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During the past year, I’ve noticed that when I meet with a client and ask how they’re doing, the vast majority of the time their response is busy, really busy, very busy, got a lot going on, or something of the sort. Their accompanying tone often suggests to me that they perceive their level of activity is more than they want it to be, and that functioning at the level they are functioning should be the exception rather than the rule. It’s almost as though people have come to think that being “busy” is some sort of badge of courage in the business world.
The ubiquitous “busyness in business” leads me to several thoughts. First, our language creates our reality. How we use words sets the tone of and creates reality for us; it colors how we see the world and our lives. I AM are the most powerful words in the English language. What impact do they have on us when BUSY is what we choose to follow them with? The word “busy” has come to inherently connote an issue, problem, or undesirable state.
A friend recently shared on Facebook this very relevant thought on busyness from philosopher Eric Hoffer: “The feeling of being hurried is not usually the result of living a full life and having no time. It is on the contrary born of a vague fear that we are wasting our life. When we do not do the one thing we ought to do, we have no time for anything else.”
Secondly, there is something inappropriate about being extremely busy. No matter where they work, it seems like everyone is being asked to do more than they should be. It makes me wonder, did they expect something different than this in exchange for their paycheck? If we are to be happy and productive in life, there are some things that must be fair and just—or else corrected to be—including our competency and compensation levels, work/life balance, and health. We are the only ones responsible for bringing those things into balance for ourselves.
Now, I’m not saying that people should be seeking a level of responsibility or activity that causes “hair on fire” status every day, as one of our clients was described by their subordinate. It’s completely appropriate to meet with the boss to go over workload and invite the boss to challenge our priorities triaging to make sure we’re all on the same page—particularly if one is asked to take on even more when already in a state of overwhelm.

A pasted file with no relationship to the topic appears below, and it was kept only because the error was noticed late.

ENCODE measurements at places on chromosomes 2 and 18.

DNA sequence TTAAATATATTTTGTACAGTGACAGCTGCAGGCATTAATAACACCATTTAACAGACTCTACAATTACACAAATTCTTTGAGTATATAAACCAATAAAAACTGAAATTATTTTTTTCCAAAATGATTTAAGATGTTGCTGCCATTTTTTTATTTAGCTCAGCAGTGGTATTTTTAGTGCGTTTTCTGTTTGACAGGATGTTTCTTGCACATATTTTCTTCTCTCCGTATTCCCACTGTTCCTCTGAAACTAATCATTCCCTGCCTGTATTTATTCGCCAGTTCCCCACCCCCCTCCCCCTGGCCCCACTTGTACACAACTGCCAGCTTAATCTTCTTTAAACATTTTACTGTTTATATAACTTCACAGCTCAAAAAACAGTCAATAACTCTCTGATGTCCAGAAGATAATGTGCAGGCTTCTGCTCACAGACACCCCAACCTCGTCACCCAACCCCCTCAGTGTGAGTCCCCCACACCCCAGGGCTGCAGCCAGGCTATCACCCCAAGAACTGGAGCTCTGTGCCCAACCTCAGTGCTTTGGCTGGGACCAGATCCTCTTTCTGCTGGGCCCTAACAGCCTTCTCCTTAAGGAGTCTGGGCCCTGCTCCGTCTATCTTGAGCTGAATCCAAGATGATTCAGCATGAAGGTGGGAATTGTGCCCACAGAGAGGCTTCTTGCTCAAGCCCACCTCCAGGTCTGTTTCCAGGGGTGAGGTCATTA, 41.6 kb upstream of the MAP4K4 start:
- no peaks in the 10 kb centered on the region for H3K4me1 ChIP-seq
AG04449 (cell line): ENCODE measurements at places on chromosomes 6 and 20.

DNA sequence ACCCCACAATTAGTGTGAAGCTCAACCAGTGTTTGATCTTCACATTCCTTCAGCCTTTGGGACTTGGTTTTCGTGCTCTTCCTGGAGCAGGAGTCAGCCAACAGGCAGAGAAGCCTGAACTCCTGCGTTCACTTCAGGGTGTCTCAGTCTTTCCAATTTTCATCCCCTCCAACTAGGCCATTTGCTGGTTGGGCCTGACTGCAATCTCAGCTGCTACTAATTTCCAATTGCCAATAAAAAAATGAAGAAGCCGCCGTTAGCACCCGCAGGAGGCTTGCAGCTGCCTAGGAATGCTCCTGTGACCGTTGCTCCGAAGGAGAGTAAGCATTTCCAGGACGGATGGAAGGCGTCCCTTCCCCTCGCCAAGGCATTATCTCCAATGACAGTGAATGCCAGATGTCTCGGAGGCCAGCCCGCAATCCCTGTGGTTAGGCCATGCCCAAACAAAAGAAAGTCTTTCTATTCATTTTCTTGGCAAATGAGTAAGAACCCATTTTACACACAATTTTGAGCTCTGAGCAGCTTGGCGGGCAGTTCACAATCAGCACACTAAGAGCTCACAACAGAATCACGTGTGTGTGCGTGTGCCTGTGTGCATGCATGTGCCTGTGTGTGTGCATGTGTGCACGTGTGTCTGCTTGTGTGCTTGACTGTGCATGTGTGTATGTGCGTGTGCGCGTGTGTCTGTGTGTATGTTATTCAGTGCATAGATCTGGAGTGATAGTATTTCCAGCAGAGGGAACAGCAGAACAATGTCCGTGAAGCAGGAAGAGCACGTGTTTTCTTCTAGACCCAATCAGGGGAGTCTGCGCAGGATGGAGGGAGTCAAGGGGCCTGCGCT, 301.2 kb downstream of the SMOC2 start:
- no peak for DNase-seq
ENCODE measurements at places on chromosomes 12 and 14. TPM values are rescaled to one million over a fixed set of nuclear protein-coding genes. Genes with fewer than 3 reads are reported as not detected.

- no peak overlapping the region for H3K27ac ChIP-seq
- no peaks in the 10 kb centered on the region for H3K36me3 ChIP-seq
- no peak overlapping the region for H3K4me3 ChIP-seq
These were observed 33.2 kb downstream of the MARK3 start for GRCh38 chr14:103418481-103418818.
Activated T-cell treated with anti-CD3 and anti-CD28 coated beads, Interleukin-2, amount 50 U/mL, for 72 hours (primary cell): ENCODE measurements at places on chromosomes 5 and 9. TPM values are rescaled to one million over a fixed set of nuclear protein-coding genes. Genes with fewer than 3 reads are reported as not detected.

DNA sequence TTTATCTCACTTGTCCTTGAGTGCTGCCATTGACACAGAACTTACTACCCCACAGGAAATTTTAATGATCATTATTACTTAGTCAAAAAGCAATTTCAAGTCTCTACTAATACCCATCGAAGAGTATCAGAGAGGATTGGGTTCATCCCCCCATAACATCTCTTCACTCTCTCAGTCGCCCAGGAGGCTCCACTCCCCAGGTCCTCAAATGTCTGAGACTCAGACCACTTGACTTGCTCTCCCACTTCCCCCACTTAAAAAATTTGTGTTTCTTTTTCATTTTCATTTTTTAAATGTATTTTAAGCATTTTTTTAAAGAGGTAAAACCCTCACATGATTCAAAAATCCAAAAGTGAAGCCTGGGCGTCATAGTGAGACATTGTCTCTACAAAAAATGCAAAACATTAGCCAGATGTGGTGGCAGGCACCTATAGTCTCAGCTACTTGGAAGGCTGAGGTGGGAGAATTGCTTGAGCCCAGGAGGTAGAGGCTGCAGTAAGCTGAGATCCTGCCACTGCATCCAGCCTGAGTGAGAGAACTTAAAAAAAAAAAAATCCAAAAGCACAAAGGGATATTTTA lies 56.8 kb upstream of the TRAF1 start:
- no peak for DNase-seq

As a tool to use in these kinds of meetings with the boss, I often recommend to my clients a prioritization model that uses the categories of must do, should do, and nice to do to triage what’s on their plate. And a good rule of thumb is, no matter what, always save 10% of your time for the “nice to do” category, so you’ll have flexibility to meet demands when your workload peaks.
Another helpful strategy is to do what psychologist Rick Hanson wrote about in a recent newsletter: “empty the cup.” That is to say, clear some obligations and activities out of your broader schedule so there is more time and space simply left open. It’s essential to have a little down time to think creatively, and to do things that are unrelated to our normal work. This allows the two halves of the brain to communicate, leading to innovation. That doesn’t happen when we have more to do than we can accomplish, as scientific studies have repeatedly shown that the brain is not good at innovating when it is maxed out.
I should also point out that I’m not echoing the oft-prescribed antidote of taking a vacation, or even admonishing everyone to be sure to use the vacation time allotted to them—because you’re already doing these things, right? (Right?) Rather, I’m suggesting you should deliberately build time into your regular schedule to innovate.
One of my first corporate bosses, Leon, was the most action-oriented professional I’ve ever known. Yet it was not uncommon to find him sitting at his desk at 7 or 7:30 in the morning, deep in thought.
“Good morning, what’s going on?” I’d pop my head in and ask as I passed on the way to my office.
“Just brainstorming,” Leon would reply. He understood the value of time and space to think.
My subsequent boss, Joe, when a problem presented late in the day would say, “Let’s sleep on it and see what we think tomorrow, instead of forcing an answer today.”
Effective leaders understand and appreciate the value of not being continuously busy. So while most folks are creating December posts about how to conquer next year, I want to encourage you to take a step back and ask, “How can I build in some breathing room?”
For This Week, try one of these busy-busting exercises:
- Challenge the use of the word “busy.” Reframe your reality by resisting the default answer of “busy” when someone asks how things are going. Consider if that is really the most thoughtful word to describe where you are and how you want to see yourself.
- Proactively manage your time by emptying the cup. Let go of tasks that subordinates can take care of, cancel obligations that are not fulfilling uses of your time, and learn to use “no” and “not now, maybe later” as complete sentences.